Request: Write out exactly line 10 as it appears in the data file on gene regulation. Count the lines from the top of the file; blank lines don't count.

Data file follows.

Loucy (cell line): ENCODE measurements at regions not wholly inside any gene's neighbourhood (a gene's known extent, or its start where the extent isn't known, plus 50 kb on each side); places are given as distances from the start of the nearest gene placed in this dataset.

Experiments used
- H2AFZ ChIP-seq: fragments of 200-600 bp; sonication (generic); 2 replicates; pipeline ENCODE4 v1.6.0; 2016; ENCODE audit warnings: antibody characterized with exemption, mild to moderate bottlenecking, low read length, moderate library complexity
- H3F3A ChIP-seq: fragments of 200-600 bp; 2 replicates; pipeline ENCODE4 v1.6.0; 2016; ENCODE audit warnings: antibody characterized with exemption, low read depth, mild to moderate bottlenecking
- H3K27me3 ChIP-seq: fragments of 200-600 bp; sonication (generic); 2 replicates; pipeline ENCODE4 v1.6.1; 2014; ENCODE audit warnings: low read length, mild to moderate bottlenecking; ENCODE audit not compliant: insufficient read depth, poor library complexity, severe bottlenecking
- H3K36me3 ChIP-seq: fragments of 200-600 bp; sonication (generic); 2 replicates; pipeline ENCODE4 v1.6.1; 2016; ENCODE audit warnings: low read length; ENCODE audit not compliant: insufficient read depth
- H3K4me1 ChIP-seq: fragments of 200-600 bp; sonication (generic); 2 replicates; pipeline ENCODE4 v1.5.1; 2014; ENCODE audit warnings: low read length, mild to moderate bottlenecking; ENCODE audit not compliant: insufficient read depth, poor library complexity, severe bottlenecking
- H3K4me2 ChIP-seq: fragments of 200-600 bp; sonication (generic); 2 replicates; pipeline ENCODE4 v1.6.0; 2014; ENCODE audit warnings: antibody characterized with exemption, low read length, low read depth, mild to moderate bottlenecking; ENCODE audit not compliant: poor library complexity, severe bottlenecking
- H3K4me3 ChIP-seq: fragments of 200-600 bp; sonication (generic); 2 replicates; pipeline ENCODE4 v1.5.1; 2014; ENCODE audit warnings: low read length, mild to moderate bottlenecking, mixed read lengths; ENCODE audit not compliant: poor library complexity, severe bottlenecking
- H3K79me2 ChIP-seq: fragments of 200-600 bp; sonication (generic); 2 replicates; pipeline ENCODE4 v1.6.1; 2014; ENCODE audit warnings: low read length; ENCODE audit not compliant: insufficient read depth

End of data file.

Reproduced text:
- H3K79me2 ChIP-seq: fragments of 200-600 bp; sonication (generic); 2 replicates; pipeline ENCODE4 v1.6.1; 2014; ENCODE audit warnings: low read length; ENCODE audit not compliant: insufficient read depth